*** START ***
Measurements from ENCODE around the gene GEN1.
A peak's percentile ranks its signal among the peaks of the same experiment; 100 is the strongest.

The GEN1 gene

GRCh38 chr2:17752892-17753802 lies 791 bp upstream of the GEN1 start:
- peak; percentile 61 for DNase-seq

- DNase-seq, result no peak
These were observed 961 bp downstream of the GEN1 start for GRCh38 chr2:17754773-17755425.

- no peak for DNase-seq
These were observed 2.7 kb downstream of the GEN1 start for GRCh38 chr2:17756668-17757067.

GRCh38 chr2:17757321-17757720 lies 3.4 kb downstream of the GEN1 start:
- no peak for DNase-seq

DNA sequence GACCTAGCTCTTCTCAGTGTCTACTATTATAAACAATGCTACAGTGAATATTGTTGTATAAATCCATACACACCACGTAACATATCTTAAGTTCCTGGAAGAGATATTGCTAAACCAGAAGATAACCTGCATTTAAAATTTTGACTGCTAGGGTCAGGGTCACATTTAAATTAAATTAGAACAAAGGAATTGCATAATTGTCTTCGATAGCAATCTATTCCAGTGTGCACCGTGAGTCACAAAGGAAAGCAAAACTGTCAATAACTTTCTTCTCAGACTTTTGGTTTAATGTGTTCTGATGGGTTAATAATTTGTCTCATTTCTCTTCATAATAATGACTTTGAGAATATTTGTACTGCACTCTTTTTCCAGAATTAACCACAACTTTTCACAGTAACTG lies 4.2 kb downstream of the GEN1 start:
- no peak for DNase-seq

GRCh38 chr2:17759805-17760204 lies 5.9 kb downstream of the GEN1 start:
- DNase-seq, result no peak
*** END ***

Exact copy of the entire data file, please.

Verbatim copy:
Measurements from ENCODE around the gene GEN1.
A peak's percentile ranks its signal among the peaks of the same experiment; 100 is the strongest.

The GEN1 gene

GRCh38 chr2:17752892-17753802 lies 791 bp upstream of the GEN1 start:
- peak; percentile 61 for DNase-seq

- DNase-seq, result no peak
These were observed 961 bp downstream of the GEN1 start for GRCh38 chr2:17754773-17755425.

- no peak for DNase-seq
These were observed 2.7 kb downstream of the GEN1 start for GRCh38 chr2:17756668-17757067.

GRCh38 chr2:17757321-17757720 lies 3.4 kb downstream of the GEN1 start:
- no peak for DNase-seq

DNA sequence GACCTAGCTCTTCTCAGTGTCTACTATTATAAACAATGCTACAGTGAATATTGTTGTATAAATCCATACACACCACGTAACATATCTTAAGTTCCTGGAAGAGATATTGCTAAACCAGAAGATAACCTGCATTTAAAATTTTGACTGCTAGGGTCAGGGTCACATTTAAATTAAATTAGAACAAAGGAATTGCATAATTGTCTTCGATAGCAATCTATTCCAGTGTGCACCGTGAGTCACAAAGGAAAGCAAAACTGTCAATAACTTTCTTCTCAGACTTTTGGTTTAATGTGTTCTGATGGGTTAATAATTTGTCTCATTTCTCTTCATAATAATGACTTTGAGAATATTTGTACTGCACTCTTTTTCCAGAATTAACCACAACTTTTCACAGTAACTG lies 4.2 kb downstream of the GEN1 start:
- no peak for DNase-seq

GRCh38 chr2:17759805-17760204 lies 5.9 kb downstream of the GEN1 start:
- DNase-seq, result no peak